THE WASTE HIERARCHY: A STRATEGIC, TACTICAL AND OPERATIONAL APPROACH FOR DEVELOPING COUNTRIES. THE CASE STUDY OF MOZAMBIQUE
Free (open access)
Volume 11 (2016), Issue 5
759 - 770
K. FERRARI, R. GAMBERINI & B. RIMINI
Waste management in Europe is shaped by the waste hierarchy, which guides the legislation and policy of the Member States. This hierarchy applies the following order of priority: (1) prevention; (2) preparing for reuse; (3) recycling; (4) other recovery; (5) disposal. The wide acceptance of this principle in Europe comes from a yearly developed pathway that should not be exported to other countries without consideration of the local framework. Poverty is widespread in most African countries, with the majority of the population surviving on less than 2 US dollars a day and the average waste production per capita being about half the quantity produced in Europe. However, municipal solid waste management is still inadequate throughout the region, with open waste burning and dumping being the only method of disposal in enormous cities. These in turn arise without any planning or basic infrastructure such as roads, sewers or waste landfills. We used the case study of Mozambique to define a strategic, tactical and operational approach for the implementation of the waste hierarchy and to customize it to the local situation. Like other African countries, the major weaknesses in the performance of waste management are the poor legal framework, the lack of institutional structures and the ineffective and poorly coordinated initiatives of the international stakeholders. We propose an interpretation of the waste hierarchy in order to compensate for local deficiencies and to define a local framework for the policy makers whereby prevention is no longer a priority in the short term, in order to stress the awareness and the collection. These are consolidated steps of waste management in industrialized countries but which still pose a challenge in developing nations.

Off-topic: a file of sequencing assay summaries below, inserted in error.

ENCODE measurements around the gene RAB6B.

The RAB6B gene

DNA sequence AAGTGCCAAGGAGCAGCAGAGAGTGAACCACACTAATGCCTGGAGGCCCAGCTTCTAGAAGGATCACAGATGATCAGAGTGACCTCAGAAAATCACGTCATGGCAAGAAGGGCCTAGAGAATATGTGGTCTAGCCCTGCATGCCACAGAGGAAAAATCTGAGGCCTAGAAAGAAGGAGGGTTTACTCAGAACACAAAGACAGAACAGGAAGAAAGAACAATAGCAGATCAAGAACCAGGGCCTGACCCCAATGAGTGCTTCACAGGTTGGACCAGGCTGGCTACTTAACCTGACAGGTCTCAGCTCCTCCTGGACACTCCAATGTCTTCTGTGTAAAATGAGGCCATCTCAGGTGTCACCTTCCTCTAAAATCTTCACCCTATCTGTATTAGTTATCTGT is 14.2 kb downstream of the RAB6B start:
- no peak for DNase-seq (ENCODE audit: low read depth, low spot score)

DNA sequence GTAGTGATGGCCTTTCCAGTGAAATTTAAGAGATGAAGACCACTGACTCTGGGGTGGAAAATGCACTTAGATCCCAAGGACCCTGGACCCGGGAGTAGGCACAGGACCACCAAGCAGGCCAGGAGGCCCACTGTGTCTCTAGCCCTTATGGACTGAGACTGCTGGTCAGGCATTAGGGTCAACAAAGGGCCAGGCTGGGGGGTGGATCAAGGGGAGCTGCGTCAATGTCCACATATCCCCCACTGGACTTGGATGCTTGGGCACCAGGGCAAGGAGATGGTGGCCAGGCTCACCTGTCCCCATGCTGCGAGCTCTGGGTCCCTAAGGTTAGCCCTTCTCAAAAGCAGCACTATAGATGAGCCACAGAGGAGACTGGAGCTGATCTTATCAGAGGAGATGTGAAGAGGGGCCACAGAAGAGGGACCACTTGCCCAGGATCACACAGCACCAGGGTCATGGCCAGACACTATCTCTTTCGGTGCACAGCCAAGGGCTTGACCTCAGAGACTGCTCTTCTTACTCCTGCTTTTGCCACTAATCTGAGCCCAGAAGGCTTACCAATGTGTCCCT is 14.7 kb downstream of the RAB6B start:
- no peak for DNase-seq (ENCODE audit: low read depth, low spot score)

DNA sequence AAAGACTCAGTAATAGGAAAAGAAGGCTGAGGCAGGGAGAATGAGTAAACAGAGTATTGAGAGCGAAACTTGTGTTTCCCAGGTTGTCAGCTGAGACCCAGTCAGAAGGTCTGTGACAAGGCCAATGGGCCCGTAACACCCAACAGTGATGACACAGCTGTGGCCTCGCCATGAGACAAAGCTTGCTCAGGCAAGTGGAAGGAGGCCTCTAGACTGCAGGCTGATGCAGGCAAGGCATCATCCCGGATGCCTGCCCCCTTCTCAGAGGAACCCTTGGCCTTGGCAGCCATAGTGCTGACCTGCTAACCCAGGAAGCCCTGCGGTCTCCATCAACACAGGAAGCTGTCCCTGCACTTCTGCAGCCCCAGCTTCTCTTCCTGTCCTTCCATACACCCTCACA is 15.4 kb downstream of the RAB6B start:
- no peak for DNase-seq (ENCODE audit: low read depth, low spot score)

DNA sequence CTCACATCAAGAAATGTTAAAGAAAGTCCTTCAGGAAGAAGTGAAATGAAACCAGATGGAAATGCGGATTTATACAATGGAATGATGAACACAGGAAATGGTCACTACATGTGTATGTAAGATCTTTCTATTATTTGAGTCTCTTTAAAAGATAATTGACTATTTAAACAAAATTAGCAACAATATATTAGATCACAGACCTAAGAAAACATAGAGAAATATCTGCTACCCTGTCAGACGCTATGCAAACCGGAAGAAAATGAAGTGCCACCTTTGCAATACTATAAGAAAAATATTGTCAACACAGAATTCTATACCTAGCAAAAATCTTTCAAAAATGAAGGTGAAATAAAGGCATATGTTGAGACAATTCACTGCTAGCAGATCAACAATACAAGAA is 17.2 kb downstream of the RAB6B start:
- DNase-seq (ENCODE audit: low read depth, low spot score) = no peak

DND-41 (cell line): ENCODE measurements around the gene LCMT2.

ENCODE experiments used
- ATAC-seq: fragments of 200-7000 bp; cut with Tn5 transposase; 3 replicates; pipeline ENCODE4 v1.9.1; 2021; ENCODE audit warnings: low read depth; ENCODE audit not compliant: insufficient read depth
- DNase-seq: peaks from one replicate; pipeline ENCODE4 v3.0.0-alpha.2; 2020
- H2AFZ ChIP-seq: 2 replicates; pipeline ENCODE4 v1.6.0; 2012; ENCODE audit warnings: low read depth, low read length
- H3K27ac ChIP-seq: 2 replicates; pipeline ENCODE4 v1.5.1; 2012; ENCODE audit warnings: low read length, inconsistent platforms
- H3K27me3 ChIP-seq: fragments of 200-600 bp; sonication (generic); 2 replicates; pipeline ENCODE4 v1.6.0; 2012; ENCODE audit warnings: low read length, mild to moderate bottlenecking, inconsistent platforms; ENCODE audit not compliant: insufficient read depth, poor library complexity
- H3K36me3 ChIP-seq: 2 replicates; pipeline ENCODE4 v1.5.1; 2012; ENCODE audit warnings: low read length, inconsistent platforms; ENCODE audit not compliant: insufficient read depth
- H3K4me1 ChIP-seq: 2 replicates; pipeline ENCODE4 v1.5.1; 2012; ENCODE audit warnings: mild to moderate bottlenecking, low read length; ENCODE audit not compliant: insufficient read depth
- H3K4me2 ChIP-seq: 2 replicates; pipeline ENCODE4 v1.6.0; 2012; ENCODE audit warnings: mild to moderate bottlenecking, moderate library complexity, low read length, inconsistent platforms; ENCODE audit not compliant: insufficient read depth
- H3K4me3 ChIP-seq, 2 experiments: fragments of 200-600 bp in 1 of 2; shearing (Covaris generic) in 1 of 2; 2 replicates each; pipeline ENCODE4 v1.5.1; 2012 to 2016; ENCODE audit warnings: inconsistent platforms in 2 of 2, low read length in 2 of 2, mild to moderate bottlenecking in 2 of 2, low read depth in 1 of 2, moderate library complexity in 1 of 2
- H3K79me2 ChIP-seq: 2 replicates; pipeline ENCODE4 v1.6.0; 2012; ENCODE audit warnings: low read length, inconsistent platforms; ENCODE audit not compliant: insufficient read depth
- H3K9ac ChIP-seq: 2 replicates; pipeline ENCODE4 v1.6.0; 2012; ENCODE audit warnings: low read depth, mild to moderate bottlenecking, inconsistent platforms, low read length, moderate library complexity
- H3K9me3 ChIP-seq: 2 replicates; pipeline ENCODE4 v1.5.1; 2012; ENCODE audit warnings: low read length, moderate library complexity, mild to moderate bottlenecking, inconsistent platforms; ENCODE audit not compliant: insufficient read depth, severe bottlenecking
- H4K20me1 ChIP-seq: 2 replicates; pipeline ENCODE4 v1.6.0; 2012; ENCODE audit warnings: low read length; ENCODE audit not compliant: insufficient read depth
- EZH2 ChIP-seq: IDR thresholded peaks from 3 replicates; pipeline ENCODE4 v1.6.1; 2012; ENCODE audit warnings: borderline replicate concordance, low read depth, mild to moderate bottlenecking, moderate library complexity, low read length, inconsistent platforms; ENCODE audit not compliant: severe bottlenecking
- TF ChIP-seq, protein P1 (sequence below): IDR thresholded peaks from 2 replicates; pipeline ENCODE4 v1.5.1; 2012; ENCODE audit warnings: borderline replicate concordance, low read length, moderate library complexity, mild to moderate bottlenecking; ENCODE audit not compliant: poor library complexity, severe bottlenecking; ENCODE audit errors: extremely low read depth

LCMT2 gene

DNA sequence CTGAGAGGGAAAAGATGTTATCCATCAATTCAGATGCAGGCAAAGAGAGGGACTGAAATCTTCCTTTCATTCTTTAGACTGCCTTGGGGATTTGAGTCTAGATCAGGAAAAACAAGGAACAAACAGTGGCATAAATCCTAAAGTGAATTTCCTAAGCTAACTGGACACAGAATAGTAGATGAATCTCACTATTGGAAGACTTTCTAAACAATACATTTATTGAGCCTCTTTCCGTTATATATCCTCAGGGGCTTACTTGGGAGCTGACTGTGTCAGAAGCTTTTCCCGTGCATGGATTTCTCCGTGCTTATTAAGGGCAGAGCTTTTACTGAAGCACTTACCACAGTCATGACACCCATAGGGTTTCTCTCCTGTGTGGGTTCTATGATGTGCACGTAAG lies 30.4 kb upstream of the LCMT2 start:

developing countries, disposal, Mozambique, recycling, reduction, waste hierarchy, waste management